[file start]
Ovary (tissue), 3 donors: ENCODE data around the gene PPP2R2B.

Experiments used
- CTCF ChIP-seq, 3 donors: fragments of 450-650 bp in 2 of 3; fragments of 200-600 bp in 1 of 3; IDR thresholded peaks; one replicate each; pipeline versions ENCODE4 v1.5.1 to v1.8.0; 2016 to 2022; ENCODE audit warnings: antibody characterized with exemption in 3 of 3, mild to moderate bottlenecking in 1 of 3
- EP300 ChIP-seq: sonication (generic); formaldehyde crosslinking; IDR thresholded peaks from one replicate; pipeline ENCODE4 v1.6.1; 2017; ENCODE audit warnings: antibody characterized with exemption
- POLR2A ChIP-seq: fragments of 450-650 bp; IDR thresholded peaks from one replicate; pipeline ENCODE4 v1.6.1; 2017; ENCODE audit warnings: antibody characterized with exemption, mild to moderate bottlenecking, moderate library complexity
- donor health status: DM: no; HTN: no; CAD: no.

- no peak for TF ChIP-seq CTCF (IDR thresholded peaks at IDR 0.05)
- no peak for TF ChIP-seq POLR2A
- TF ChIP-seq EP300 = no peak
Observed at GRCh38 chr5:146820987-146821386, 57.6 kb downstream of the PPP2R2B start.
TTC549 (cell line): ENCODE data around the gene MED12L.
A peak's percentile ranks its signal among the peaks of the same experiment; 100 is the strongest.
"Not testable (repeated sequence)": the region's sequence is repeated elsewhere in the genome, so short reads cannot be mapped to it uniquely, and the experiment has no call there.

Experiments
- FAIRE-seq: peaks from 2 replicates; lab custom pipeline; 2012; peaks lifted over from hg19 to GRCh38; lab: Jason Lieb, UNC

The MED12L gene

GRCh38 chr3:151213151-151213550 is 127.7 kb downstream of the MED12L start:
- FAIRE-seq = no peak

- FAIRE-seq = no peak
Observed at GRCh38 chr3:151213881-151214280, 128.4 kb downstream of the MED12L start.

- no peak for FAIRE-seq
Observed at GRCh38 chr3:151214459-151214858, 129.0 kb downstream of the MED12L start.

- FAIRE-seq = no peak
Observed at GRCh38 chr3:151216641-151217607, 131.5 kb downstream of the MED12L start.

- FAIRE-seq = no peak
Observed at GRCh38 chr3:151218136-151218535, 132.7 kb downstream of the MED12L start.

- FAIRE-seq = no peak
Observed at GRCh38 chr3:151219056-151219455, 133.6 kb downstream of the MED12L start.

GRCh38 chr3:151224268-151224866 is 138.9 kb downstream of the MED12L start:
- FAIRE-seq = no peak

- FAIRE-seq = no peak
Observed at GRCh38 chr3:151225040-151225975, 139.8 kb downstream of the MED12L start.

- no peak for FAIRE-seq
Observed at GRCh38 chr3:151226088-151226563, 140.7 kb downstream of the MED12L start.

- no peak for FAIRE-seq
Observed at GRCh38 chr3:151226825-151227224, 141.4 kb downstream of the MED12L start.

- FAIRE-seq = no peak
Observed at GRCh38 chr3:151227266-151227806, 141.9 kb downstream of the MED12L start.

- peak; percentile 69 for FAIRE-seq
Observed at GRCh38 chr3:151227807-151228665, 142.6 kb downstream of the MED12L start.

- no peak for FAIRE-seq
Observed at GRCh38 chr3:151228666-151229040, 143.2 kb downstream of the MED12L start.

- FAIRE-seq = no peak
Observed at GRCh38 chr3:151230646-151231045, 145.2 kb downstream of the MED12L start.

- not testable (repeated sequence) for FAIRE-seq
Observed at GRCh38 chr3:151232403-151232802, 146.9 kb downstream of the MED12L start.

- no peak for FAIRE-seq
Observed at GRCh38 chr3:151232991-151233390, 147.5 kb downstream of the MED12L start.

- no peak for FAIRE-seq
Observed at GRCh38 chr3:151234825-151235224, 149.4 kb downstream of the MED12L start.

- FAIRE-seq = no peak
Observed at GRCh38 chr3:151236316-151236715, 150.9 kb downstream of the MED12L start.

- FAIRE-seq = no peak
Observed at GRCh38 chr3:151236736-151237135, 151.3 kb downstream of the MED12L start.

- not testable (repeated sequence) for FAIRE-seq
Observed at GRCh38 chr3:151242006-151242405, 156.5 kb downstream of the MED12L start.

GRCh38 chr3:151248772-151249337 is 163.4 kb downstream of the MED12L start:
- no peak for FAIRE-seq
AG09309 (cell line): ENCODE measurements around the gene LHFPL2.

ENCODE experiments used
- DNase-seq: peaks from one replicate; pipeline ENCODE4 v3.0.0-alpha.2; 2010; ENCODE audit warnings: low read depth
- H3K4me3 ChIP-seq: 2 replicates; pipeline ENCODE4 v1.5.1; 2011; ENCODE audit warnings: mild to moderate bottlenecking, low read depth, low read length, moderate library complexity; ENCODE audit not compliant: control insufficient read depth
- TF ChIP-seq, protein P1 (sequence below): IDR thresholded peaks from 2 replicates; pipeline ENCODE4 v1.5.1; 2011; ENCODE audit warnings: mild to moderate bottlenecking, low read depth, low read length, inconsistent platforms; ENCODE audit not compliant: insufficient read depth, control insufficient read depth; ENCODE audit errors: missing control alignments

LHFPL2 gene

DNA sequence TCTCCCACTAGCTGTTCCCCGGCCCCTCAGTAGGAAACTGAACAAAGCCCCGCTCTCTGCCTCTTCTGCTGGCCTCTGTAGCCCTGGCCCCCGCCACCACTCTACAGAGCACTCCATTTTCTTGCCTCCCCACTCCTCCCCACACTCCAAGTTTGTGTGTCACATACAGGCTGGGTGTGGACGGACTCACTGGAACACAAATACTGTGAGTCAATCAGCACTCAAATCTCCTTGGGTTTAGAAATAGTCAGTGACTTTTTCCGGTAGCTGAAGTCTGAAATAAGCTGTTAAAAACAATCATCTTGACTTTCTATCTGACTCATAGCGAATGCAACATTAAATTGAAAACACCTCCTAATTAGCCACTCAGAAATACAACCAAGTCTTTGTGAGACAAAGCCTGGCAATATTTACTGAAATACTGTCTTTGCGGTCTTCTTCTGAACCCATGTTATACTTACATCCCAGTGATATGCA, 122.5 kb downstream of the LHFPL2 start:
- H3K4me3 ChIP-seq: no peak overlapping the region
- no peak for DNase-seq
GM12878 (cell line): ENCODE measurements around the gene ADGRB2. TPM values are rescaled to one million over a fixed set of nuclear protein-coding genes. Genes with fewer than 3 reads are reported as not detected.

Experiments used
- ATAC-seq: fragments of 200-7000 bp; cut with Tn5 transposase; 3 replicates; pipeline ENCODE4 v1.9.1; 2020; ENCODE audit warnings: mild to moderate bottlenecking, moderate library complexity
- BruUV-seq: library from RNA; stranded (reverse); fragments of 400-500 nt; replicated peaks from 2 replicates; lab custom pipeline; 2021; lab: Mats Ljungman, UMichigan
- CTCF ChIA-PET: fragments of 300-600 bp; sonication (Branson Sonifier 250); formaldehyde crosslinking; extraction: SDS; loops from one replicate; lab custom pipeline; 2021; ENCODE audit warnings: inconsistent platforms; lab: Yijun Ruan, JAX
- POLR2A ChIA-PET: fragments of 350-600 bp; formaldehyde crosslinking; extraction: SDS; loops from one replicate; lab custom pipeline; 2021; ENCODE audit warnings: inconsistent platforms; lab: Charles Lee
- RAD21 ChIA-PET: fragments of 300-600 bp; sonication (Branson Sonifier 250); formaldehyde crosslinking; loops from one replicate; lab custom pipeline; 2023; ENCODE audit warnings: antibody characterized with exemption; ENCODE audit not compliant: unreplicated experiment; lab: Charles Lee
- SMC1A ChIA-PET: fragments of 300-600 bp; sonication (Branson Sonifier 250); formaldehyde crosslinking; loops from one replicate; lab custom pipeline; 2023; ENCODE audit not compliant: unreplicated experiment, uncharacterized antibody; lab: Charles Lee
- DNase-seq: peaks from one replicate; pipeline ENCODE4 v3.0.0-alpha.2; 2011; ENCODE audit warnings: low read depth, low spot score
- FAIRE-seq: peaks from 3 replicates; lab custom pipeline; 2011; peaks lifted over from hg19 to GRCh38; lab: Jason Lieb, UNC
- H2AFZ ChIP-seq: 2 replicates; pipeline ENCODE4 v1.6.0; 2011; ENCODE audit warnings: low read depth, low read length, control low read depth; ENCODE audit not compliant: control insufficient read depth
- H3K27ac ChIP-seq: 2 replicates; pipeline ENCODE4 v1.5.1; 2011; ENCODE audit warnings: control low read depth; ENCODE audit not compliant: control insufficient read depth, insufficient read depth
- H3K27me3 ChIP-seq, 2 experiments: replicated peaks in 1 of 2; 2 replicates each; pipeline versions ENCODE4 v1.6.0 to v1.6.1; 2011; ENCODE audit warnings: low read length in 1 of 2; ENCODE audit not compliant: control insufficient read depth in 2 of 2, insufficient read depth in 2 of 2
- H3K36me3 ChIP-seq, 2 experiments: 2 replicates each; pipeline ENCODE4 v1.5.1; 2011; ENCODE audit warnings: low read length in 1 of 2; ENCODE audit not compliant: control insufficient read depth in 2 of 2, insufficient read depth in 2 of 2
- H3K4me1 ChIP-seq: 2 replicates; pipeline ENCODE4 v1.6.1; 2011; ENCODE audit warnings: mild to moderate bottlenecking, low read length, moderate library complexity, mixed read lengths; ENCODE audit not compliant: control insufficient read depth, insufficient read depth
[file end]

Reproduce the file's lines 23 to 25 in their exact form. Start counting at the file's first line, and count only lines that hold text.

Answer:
- FAIRE-seq = no peak
Observed at GRCh38 chr3:151216641-151217607, 131.5 kb downstream of the MED12L start.

- FAIRE-seq = no peak